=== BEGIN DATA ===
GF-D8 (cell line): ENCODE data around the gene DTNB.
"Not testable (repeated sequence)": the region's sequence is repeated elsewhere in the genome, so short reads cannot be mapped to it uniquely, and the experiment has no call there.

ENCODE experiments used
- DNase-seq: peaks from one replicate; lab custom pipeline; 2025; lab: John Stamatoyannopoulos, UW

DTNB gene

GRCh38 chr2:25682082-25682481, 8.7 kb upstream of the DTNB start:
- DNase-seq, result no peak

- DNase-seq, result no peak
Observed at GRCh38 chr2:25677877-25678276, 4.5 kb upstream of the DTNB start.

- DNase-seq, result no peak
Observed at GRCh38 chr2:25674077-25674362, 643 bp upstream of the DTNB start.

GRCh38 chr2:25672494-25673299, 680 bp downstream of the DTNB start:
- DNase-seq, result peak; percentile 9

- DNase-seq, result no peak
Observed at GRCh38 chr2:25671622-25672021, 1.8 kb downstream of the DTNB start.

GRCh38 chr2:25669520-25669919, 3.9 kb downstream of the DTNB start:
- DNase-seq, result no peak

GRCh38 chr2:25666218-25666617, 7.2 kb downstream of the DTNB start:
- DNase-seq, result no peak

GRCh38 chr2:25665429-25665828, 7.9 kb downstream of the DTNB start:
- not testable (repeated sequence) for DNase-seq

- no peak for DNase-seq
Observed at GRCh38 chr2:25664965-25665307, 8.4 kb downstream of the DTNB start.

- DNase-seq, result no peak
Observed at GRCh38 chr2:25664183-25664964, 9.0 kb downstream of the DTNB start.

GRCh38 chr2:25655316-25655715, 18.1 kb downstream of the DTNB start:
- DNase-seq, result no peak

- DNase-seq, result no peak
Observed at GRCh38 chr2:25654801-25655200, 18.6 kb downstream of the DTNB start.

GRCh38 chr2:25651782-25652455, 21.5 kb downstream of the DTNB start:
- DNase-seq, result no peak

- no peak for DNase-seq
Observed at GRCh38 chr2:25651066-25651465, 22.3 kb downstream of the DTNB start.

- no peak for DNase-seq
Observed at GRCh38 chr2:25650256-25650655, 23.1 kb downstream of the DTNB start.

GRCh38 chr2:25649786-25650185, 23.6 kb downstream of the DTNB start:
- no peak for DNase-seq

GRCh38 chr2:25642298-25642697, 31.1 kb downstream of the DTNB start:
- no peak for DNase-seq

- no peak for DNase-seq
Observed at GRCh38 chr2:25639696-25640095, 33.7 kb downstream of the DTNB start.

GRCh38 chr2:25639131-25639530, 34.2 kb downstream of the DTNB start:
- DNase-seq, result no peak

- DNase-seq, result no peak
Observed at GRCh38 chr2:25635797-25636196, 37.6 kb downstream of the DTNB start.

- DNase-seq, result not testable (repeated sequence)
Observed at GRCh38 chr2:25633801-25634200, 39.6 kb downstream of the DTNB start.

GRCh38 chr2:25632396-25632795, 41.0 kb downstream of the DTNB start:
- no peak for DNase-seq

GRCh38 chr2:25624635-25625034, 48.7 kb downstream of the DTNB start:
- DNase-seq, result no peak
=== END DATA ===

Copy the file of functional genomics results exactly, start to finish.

GF-D8 (cell line): ENCODE data around the gene DTNB.
"Not testable (repeated sequence)": the region's sequence is repeated elsewhere in the genome, so short reads cannot be mapped to it uniquely, and the experiment has no call there.

ENCODE experiments used
- DNase-seq: peaks from one replicate; lab custom pipeline; 2025; lab: John Stamatoyannopoulos, UW

DTNB gene

GRCh38 chr2:25682082-25682481, 8.7 kb upstream of the DTNB start:
- DNase-seq, result no peak

- DNase-seq, result no peak
Observed at GRCh38 chr2:25677877-25678276, 4.5 kb upstream of the DTNB start.

- DNase-seq, result no peak
Observed at GRCh38 chr2:25674077-25674362, 643 bp upstream of the DTNB start.

GRCh38 chr2:25672494-25673299, 680 bp downstream of the DTNB start:
- DNase-seq, result peak; percentile 9

- DNase-seq, result no peak
Observed at GRCh38 chr2:25671622-25672021, 1.8 kb downstream of the DTNB start.

GRCh38 chr2:25669520-25669919, 3.9 kb downstream of the DTNB start:
- DNase-seq, result no peak

GRCh38 chr2:25666218-25666617, 7.2 kb downstream of the DTNB start:
- DNase-seq, result no peak

GRCh38 chr2:25665429-25665828, 7.9 kb downstream of the DTNB start:
- not testable (repeated sequence) for DNase-seq

- no peak for DNase-seq
Observed at GRCh38 chr2:25664965-25665307, 8.4 kb downstream of the DTNB start.

- DNase-seq, result no peak
Observed at GRCh38 chr2:25664183-25664964, 9.0 kb downstream of the DTNB start.

GRCh38 chr2:25655316-25655715, 18.1 kb downstream of the DTNB start:
- DNase-seq, result no peak

- DNase-seq, result no peak
Observed at GRCh38 chr2:25654801-25655200, 18.6 kb downstream of the DTNB start.

GRCh38 chr2:25651782-25652455, 21.5 kb downstream of the DTNB start:
- DNase-seq, result no peak

- no peak for DNase-seq
Observed at GRCh38 chr2:25651066-25651465, 22.3 kb downstream of the DTNB start.

- no peak for DNase-seq
Observed at GRCh38 chr2:25650256-25650655, 23.1 kb downstream of the DTNB start.

GRCh38 chr2:25649786-25650185, 23.6 kb downstream of the DTNB start:
- no peak for DNase-seq

GRCh38 chr2:25642298-25642697, 31.1 kb downstream of the DTNB start:
- no peak for DNase-seq

- no peak for DNase-seq
Observed at GRCh38 chr2:25639696-25640095, 33.7 kb downstream of the DTNB start.

GRCh38 chr2:25639131-25639530, 34.2 kb downstream of the DTNB start:
- DNase-seq, result no peak

- DNase-seq, result no peak
Observed at GRCh38 chr2:25635797-25636196, 37.6 kb downstream of the DTNB start.

- DNase-seq, result not testable (repeated sequence)
Observed at GRCh38 chr2:25633801-25634200, 39.6 kb downstream of the DTNB start.

GRCh38 chr2:25632396-25632795, 41.0 kb downstream of the DTNB start:
- no peak for DNase-seq

GRCh38 chr2:25624635-25625034, 48.7 kb downstream of the DTNB start:
- DNase-seq, result no peak